the Charlotte Mason principles into the way we approach learning. I have a pick and mix
mentality and adapt what we do to each child.

Where do the children do most of their work? and do they distract each other?

We work at the dining room table in our open-plan living room, we work sitting on the
sofa, even in the garden when the weather is warm, anywhere that aids
concentration and gets the set tasks done!
The children do distract each other, some times more than others! It’s good for
them to learn to cope with distraction but if it becomes an issue then I split them
up a bit. Divide and conquer! One child can play with the four year-old while
another does one-to-one work with me before switching over. My eleven year-old
is able to do much of her work independently now so she’ll find a relatively quiet
corner and call me if help is needed.

What is your favourite thing about Home Education?

Oh, that’s a difficult question to answer as there are so many things to love about
it! The freedom for each child to be themselves is probably top of my list. There is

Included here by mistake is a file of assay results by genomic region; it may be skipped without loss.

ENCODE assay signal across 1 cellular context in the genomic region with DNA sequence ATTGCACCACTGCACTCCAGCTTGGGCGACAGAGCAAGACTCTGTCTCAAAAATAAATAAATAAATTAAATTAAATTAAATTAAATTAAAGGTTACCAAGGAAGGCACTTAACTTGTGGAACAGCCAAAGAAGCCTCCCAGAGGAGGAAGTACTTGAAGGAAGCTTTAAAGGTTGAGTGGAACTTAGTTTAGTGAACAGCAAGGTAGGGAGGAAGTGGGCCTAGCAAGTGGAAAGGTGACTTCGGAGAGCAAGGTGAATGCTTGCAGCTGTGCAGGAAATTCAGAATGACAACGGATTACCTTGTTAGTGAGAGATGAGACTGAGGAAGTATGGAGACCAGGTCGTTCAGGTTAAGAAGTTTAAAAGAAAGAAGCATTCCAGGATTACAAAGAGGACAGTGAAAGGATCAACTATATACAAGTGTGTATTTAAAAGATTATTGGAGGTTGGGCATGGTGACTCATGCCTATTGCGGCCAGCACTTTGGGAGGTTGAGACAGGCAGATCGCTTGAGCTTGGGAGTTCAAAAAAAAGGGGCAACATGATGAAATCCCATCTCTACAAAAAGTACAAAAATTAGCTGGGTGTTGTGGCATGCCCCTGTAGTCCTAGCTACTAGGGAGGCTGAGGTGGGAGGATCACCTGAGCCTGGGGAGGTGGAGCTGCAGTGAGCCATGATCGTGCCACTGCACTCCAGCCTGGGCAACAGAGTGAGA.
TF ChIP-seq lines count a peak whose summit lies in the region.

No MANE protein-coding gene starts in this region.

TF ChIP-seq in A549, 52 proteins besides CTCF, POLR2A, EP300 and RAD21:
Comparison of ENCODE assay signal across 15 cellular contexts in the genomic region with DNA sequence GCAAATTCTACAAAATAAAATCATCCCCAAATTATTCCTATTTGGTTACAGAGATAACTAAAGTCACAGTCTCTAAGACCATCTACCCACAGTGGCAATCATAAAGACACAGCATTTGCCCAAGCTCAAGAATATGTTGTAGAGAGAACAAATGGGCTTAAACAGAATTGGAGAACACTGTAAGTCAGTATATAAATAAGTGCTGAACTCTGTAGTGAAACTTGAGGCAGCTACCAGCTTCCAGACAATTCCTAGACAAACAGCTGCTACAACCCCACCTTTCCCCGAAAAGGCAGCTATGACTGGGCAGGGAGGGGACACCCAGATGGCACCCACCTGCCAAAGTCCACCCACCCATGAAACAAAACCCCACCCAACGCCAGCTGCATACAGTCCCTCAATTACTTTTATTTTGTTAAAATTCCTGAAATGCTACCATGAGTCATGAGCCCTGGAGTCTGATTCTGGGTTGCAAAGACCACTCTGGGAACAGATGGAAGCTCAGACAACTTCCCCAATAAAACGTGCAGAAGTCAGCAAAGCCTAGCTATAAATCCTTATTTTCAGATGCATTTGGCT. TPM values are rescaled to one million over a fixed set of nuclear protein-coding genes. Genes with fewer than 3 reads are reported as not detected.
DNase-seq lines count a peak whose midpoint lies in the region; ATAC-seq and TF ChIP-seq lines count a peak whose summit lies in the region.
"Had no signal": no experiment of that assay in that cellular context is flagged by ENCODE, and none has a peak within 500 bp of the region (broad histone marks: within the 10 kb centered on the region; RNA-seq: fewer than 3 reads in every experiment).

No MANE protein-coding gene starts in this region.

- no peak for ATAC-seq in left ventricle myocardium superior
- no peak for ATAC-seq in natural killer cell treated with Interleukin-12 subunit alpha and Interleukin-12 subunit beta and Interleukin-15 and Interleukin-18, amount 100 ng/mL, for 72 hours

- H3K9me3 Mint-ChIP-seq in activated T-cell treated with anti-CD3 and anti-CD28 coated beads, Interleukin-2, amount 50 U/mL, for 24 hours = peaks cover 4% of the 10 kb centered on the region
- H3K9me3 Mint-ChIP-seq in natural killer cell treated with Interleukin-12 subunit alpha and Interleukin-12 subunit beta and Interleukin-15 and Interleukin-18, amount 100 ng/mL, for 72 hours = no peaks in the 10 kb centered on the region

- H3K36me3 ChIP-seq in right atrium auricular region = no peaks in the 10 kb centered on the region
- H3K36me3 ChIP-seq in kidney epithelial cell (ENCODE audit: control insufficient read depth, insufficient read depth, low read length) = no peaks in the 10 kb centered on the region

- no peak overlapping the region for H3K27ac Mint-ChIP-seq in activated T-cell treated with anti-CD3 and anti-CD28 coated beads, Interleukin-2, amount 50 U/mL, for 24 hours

no moulding to a particular system, very few academic and peer pressures. I feel
homeschooling is giving my children the chance to have a childhood free of an
institutional and dependant mindset.

What subjects do you teach and do you stick to a timetable?

The basics like English and maths are obvious and I’ve chosen programs according
to the ability of each child. Using ‘living books’ is the key way that I approach
things like history and the sciences, read-aloud books that bring the subjects to life
in an engaging way; we often follow up with supplementary work via the Internet.
Art study is quite informal but I aim to have an artist each term with copies of their